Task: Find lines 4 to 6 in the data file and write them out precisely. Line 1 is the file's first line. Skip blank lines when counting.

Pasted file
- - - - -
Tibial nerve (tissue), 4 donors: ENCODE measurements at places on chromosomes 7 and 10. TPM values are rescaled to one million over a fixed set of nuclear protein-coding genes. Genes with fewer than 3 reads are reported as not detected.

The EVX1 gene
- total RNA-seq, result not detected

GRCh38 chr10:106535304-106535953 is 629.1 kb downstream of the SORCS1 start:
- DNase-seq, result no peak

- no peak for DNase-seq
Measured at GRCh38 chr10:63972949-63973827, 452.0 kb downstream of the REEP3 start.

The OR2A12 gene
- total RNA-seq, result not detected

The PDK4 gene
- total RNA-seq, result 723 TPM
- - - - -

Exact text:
GRCh38 chr10:106535304-106535953 is 629.1 kb downstream of the SORCS1 start:
- DNase-seq, result no peak

- no peak for DNase-seq